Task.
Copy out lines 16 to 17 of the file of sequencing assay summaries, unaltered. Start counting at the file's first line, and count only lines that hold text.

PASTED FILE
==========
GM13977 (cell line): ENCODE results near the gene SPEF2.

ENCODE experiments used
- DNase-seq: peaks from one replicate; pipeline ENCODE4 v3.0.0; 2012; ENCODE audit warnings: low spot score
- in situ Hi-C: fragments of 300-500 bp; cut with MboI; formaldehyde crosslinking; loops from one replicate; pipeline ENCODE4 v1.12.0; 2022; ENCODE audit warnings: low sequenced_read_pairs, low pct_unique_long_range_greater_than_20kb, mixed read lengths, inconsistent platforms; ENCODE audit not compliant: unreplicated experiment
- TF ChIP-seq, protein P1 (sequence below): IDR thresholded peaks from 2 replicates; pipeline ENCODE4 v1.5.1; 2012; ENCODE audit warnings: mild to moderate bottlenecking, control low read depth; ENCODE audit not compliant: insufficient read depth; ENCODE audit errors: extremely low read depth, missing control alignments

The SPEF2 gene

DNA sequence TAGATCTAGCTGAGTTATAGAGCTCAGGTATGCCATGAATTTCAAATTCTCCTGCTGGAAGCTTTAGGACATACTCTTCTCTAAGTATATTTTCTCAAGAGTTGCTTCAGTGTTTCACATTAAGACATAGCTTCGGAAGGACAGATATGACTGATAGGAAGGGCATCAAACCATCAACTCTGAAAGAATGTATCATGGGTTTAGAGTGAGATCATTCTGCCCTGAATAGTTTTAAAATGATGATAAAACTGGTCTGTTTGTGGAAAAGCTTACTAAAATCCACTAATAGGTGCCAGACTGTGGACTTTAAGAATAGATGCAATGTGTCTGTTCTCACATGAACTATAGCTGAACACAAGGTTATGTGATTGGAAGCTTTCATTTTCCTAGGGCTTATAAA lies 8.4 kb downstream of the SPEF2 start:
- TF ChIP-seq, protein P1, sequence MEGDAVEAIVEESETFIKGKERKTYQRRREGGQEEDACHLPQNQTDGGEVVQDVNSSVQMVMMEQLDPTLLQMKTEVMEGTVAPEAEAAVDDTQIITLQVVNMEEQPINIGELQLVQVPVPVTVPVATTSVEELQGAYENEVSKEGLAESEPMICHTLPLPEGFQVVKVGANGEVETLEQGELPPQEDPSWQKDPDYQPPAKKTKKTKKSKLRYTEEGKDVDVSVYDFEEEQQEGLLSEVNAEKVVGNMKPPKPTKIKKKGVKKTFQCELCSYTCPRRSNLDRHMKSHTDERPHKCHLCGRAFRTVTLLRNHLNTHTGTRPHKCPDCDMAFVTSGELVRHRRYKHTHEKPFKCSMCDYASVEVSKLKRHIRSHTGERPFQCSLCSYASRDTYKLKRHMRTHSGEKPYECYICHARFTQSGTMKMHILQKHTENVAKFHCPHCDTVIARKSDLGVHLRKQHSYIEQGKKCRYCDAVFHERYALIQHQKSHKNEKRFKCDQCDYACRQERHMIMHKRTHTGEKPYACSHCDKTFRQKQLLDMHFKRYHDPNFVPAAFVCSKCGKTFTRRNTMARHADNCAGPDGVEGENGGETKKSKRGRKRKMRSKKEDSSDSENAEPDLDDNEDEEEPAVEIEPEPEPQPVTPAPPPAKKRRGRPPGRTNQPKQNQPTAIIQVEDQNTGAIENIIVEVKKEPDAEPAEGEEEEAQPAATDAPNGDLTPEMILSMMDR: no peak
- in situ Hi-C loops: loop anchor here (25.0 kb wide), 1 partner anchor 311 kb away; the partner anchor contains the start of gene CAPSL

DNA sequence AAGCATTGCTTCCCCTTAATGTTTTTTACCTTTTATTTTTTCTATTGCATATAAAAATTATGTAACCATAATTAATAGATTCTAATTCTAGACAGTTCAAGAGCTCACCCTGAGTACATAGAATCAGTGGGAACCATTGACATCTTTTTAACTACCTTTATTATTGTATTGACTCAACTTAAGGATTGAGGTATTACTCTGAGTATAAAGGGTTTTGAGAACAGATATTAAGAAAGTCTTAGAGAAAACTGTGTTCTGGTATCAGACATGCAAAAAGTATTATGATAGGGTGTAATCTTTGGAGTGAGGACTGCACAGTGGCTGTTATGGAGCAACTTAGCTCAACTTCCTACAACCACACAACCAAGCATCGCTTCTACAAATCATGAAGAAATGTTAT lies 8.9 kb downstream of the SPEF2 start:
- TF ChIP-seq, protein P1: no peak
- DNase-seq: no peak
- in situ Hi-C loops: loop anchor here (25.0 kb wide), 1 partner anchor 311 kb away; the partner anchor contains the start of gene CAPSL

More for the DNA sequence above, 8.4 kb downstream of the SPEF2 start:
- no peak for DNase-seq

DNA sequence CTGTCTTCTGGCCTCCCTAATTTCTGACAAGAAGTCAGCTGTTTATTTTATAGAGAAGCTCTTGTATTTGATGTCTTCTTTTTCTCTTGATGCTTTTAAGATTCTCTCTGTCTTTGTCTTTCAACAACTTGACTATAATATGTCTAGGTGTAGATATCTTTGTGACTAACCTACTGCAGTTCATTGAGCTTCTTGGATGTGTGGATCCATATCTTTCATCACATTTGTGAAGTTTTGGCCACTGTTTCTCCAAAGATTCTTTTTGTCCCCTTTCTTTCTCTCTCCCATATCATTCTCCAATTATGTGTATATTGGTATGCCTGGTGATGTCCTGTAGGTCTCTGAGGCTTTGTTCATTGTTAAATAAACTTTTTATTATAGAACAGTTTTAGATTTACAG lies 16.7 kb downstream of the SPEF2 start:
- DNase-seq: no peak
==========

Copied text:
DNA sequence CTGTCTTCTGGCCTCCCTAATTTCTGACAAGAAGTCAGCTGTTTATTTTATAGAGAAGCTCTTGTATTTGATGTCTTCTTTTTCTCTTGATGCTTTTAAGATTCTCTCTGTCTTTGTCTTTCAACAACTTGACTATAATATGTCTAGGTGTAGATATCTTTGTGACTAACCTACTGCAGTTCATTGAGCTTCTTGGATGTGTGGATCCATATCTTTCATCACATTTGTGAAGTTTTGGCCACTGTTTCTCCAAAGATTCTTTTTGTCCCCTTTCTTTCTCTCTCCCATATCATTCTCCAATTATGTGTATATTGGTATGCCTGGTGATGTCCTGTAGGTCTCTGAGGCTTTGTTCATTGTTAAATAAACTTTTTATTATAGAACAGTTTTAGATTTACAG lies 16.7 kb downstream of the SPEF2 start:
- DNase-seq: no peak